This is a discussion topic for the N5 Lesson 7 reading passages.
On the first one, regarding the sentence 京都に行ってもいいです、the translation has it say “Even going to Kyoto would be nice,” but I am confused by how the nuance of “Even” comes from that sentence. Is it just the context of the sentence beforehand?
You’re on the right train of though, I would imagine it’s based on context of what the previous person was saying/implying. A little hard without more explanation or hearing it actually spoken! I’d take a look at these example sentences to get a better idea of when (even) can be implied through text
Thank you very much.
For this one, it is (most likely) based on Bさん’s initial statement. Bさん first said 沖縄がいい (Okinawa is good). Then after the question about whether or not Kyoto is ok, he thinks back to his initial statement about Okinawa and then thinks ‘Even going to Kyoto would be good!’ (compared to going to Okinawa).
Note - This is only ‘probably’ where the も comes from. Even if he didn’t say も, it would still be a natural sentence. も only changes the nuance slightly, and can even sometimes be used about things that people are thinking, rather than what they actually said. Or the も can sometimes be linked to things that come later. For example 京都に行ってもいい…んだけど、それよりオーストラリ
アに行きたい！‘Even Kyoto is good… but even more than that I want to go to Australia!’
There’s an issue with the English translation of コーヒー.
I’m coffee, egg, and salad.
Is the に optional? If not, why not?
What is the purpose of ぐらい when 近い is already there?
It’s possible to drop the particle here. idk if you would consider that as being optional though
ぐらい is describing the destination (around Kyoto) where 近い is describing the distance to the destination (it doesn’t take long to travel to the destination).
I see, thanks!
What role is に playing here though? Is it its time-related role (２時に) or some other role? I ask because I’ve not seen it used with まで before.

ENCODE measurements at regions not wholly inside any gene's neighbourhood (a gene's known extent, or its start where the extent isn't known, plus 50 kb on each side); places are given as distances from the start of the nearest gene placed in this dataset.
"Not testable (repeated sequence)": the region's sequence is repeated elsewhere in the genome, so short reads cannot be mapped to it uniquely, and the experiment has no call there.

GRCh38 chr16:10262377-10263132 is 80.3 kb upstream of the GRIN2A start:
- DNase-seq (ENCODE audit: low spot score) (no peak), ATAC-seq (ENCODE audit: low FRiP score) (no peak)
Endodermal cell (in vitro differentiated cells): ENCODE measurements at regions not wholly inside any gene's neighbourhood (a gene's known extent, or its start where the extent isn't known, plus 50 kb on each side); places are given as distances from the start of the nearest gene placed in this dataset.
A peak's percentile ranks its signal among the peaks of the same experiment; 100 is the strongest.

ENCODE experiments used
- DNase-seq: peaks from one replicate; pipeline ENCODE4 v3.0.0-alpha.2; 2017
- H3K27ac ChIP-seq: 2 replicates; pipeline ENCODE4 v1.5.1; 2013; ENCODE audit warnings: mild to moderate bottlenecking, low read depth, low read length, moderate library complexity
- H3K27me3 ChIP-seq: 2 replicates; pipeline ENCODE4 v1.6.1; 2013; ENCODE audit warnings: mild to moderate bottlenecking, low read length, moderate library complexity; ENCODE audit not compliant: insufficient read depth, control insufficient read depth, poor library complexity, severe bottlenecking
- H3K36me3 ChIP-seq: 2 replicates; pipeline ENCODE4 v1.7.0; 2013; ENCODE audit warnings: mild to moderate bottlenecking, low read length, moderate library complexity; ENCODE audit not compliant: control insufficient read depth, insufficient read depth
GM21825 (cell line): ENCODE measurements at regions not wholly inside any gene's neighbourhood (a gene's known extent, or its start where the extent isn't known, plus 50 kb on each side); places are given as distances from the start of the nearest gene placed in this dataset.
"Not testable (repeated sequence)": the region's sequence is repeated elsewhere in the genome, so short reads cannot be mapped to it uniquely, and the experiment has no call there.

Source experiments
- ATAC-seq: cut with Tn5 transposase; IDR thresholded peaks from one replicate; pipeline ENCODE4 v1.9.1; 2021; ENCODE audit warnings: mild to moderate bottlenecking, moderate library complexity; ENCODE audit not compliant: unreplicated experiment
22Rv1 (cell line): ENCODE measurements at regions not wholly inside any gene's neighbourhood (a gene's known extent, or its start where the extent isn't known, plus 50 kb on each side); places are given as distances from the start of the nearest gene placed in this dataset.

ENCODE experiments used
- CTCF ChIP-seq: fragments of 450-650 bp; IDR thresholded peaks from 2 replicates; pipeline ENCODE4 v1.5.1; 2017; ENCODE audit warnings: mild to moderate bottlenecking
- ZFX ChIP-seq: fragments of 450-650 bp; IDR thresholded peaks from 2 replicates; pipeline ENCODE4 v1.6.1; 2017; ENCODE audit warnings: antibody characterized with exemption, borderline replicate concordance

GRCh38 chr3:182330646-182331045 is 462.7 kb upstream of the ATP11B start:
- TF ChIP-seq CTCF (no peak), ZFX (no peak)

Why is ぐらい specified though? The conversation is about Kyoto, not “around” Kyoto. Even the translation seems to acknowledge this.
Why does this say that the person “tried on” the kimono as opposed to “having put on” it? As far as I know 着る is “to put on” and not “to try on”.
Bunpro actually has a grammar point dedicated to using まで with に. までに
Yes, it is used being used to describe the time.
Ah, I was mistaken. It’s using the other use of くらい which is why the translation says “Even Kyoto”. くらい is setting a lower bound. While C-san would prefer to go to Hokkaido, even Kyoto as a location to go would be okay.
My guess is the translator just took some liberty with the translation.
This is the second N4 point in the N5 reading section . I know it can’t be easy avoiding N4 grammar, but if it’s specifically for N5 readers, these usages are bound to confuse.
I see! This usage will take some getting used to!
For this one, because it is a dialogue (spoken English), this is reflecting the use of は in the Japanese.
Since the speaker is answering a question about what they have for breakfast, they wouldn’t need to repeat ‘For breakfast I have ____’, they could/would just say ‘I’m ____’
My gripes aren’t with repeating something, but with using I’m. I don’t think you mean to literally say that you are coffee. Something like “I have coffee, eggs, and salad” seems better to me.
I understand what you mean completely, but in a sense this sentence is supposed to be a little bit confusing in English. It is something that people really would say in conversation in both Japanese and English (even if it sounds a little bit strange).
The main reason that translation is there is to highlight the similarities between the languages when it comes to casual speech. In Japanese, this type of sentence actually has a special name, it’s called an うなぎ文, and is important for understaning the weird things that language does. I will add a note about it to the reading.
Here is a small bit of info about うなぎ文 from the web.
Quick translation - For example, when in a restaurant getting your order taken, It is to answer back that ‘I am eel’. As far as the words will literally be taken, this surreal expression unfortuantely means (Me = Eel), but in actuality the content is really expressing that ‘As for me, I will eat eel’, which would surely be understood.
Maybe this is some sort of regional variation of English that I am not familiar with. To me it just sounds wrong.
I don’t think うなぎ文 really has an English equivalent. Maybe I just can’t think of one.
Depending on where you are from, and how casual the conversation is will determine how natural it sounds for sure.
A good example of this is verb omission. If the verb is obvious, then it becomes very natural in both languages. For example if someone says ‘Oh I heard you play basketball, what position do you play?’. Your answer could easily be ‘I’m center’, when really you mean ‘I play centre position’.
That would be verb substitution play → am which seems like a more complicated thing than omission. Perhaps it’s actually omission of an article. “I’m [a/the] center.”
Regarding the first text:
Why is 「ので」used in the first sentence and 「から」in the second? I’m still having trouble understanding the different nuances between the two